At school I’d dropped football to take drama, a brave decision at a 70s working-class school. Drama offered much more than football: a qualification, a chance to ‘interact’ with girls and a way to constructively act the fool. I’d recently seen the Yentob documentary ‘Cracked Actor’ and was mesmerised by Bowie’s mime and cut-up techniques. “What a multi-talented man”, I thought. I incorporated as much as I could remember into my final dance drama project (we didn’t have video recorders back then).
In the late 70s I went to Art College where he was the omnipresent cultural and creative head of state – the darling of bedsit land and alternative culture – always ahead of the game. The three Berlin albums, the first two a deft mix of pop and experimental electronics, introduced the Germanic musical techniques of Kraftwerk, Faust, Neu! and Tangerine Dream. He also co-wrote with and masterminded the brilliant reinvention of Iggy, along with resurrecting the careers of Lou Reed and Mott the Hoople. I consider Scary Monsters (1980) to be his last truly great album of this period. For me, Bowie defined the 70s. As time has passed those albums have left a lasting legacy that have stood the test of time and the eight years from 1972 to 1980 indelibly stamped his music into my consciousness.
By the Let’s Dance album my relationship with Bowie’s music was changing. I was shifting further away from pop and the mainstream. This album felt an unnatural continuation and companion to his previous work and at odds with my steadily acquired (and maybe snobbish and anti-commercial) art school sensibilities – the irony being that Bowie had contributed to this personal development. I had always believed Bowie shunned crass commerciality. But this album’s high sales had made him a more mainstream global artist. Indeed, many people who had previously thought he was ‘weird’ suddenly thought he was OK. This worried me too. The mainstream Bowie had arrived and the experimentation had gone. The music became less curious and it felt like his music had moved out of my field of interest. From this date forward, apart from some early 80s singles; I refrained from listening to or buying new Bowie releases. But Bowie still had a constant presence in my life. Whenever he spoke or was interviewed I knew I should pay attention and take note. All his 70s albums have had a permanent place on my digital music library and I made sure I saw the touring V&A David Bowie is… exhibition in Paris.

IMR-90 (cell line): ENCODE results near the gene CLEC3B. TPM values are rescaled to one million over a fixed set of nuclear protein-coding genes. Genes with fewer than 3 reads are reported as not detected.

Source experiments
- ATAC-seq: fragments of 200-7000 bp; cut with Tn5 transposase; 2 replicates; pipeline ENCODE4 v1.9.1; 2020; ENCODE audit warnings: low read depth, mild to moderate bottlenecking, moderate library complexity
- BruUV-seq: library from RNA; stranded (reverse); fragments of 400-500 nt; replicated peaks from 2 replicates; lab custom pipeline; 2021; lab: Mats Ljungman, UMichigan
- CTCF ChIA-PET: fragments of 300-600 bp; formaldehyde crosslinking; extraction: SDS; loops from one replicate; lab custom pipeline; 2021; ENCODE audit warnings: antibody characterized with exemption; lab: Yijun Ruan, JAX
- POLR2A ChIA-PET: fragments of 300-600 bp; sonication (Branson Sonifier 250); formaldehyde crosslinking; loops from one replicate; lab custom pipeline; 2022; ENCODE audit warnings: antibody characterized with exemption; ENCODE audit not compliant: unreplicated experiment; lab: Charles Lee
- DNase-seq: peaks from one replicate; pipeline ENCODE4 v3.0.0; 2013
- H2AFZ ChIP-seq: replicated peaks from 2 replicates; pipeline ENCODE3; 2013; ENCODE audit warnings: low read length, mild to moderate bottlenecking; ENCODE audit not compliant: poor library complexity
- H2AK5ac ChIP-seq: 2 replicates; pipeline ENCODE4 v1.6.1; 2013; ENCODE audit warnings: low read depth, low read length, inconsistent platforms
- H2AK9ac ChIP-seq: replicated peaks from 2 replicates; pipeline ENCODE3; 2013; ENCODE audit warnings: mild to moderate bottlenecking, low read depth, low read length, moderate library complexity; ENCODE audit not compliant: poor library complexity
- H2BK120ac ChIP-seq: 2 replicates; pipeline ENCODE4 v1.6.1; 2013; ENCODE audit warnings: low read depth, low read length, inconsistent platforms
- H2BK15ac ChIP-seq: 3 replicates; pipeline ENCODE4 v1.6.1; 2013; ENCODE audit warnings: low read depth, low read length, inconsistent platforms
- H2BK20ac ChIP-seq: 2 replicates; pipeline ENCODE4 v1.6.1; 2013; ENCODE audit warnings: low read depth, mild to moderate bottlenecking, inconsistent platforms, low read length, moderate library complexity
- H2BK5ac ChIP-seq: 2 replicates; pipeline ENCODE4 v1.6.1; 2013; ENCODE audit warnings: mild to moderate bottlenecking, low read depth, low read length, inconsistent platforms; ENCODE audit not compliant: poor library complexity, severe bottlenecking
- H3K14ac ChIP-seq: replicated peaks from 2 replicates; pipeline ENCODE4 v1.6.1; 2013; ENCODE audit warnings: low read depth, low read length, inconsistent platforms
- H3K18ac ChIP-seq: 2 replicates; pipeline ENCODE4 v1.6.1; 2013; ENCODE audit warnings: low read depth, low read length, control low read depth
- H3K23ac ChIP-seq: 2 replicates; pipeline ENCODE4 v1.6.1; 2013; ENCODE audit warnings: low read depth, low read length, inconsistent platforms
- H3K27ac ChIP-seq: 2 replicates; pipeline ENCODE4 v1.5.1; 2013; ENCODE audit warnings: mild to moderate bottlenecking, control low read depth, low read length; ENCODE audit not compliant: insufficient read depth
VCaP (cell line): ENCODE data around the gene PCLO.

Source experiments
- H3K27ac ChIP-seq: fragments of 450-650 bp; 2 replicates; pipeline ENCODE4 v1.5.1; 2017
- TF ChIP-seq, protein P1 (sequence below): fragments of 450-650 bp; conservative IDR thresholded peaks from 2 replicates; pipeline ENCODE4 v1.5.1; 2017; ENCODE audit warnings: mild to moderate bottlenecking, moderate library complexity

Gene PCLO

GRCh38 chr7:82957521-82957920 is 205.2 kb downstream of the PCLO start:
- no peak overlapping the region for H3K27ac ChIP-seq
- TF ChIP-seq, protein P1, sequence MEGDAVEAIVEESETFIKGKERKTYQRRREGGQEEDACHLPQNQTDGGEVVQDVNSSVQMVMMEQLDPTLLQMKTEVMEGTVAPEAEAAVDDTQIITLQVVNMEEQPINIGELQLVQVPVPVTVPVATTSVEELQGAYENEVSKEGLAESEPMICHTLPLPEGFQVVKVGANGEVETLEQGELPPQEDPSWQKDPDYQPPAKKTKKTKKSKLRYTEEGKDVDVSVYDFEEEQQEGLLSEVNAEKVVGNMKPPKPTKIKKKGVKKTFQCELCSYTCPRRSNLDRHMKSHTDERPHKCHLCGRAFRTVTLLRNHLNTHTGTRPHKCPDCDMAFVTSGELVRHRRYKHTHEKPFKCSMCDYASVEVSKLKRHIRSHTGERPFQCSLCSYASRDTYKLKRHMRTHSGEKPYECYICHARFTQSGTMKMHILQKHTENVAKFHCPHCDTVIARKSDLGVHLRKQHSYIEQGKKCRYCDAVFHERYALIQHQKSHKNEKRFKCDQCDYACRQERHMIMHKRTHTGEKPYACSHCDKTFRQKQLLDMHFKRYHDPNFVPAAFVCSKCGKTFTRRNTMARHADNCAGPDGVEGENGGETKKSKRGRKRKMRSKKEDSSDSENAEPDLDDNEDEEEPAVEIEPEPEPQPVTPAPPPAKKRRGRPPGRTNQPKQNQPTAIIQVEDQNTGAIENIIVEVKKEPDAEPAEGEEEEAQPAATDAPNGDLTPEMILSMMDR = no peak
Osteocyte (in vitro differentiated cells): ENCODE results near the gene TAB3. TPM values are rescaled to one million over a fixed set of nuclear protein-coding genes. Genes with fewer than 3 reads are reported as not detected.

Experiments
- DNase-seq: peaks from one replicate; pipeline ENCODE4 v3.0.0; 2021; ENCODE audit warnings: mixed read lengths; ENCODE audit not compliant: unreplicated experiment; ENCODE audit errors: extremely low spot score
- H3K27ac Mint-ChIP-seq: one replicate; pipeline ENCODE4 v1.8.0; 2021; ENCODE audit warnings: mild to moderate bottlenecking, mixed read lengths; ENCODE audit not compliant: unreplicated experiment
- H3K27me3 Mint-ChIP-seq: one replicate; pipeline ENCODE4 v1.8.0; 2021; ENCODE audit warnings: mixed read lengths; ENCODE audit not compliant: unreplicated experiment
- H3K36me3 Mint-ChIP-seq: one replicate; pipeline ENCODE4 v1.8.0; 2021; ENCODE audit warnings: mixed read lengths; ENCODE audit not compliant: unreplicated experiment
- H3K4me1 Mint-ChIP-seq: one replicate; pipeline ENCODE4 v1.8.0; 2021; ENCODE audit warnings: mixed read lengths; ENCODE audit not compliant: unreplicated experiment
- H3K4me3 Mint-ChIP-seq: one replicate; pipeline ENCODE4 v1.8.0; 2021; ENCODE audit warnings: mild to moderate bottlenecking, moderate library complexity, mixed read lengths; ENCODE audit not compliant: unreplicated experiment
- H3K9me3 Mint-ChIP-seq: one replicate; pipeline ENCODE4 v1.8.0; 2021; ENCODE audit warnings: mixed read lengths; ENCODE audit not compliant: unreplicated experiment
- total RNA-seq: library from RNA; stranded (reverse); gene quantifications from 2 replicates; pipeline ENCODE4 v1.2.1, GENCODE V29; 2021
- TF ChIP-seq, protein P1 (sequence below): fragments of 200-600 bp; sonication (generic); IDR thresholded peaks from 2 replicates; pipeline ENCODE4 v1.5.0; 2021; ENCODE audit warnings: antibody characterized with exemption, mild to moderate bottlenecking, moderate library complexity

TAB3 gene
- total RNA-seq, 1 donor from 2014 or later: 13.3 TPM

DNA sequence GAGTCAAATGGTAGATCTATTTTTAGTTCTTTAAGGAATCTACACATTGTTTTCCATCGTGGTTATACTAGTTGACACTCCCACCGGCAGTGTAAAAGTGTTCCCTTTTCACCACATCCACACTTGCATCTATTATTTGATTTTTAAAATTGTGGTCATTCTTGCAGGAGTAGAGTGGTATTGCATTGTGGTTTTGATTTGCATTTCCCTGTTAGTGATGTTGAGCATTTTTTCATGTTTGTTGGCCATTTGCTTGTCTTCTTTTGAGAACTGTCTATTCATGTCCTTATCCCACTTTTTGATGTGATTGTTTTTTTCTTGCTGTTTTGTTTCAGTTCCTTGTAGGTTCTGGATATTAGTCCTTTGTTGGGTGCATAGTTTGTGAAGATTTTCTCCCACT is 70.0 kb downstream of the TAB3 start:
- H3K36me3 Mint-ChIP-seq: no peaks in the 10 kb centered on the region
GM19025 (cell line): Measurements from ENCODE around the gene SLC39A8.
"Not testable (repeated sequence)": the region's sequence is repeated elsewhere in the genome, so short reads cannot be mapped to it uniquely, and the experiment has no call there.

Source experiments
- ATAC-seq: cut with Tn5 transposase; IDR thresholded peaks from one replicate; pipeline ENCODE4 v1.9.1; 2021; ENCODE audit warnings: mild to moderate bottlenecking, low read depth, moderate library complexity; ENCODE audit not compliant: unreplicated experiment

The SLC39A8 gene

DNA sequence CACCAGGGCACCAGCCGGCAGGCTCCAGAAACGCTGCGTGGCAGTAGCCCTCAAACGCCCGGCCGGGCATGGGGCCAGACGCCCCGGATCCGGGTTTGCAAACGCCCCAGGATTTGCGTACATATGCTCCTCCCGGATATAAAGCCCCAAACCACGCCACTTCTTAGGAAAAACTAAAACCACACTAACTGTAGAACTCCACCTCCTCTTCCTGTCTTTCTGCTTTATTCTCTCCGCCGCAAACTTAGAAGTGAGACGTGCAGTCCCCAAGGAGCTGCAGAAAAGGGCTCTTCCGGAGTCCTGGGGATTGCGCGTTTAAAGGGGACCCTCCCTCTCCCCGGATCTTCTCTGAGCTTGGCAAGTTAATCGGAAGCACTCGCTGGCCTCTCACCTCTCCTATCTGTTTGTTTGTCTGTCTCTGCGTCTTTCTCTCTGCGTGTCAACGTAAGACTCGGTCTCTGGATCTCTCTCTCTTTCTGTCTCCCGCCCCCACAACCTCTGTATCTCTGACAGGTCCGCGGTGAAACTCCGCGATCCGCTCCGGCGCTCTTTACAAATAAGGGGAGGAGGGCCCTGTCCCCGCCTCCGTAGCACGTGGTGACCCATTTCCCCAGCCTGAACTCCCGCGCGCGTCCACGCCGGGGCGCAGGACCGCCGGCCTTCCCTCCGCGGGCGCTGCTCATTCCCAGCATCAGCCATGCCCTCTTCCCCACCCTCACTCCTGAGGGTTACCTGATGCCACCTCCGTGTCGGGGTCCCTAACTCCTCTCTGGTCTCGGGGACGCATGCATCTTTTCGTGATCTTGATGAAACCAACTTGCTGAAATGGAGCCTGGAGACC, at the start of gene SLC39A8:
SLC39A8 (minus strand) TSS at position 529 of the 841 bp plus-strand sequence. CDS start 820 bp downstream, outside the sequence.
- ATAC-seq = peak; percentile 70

Around 2005 Bowie seemed to disappear completely, retracting and pulling back even further into mystery. Then, over the last couple of years he released two albums in relatively quick succession. I dipped in to The Next Day album but felt as though an external force had compelled me to listen to Blackstar the weekend before his death. In the space of two days I boarded an emotional roller-coaster. First, the elation and expectation of further great Bowie albums in the future, then the unnerving feeling I had just been listening to someone describing their own demise.
Bowie has been omnipresent in my life since the early 70s. He was a true creative and cultural innovator with an influential reach that spans decades. His creative output, be it music, fashion, style, art or comment equipped me with the ammunition to explore the world. He encouraged my curiosity and creativity and was the springboard for me to seek out new ideas and discover leftfield-orientated music, art, theatre, literature, technology… or whatever.
No doubt over the next few years there will be a plethora of compilations, live albums remasters, remixes, rereleases, outtakes ‘lost tracks’ and books. But for me he was my brilliant ‘friend’ who I never met in person but who steered me through the wilderness of my teenage years. When he died I felt a part of my youth died with him. He’ll never know him how much he gave to me, and how much he has excited and influenced me. I’m going to miss him.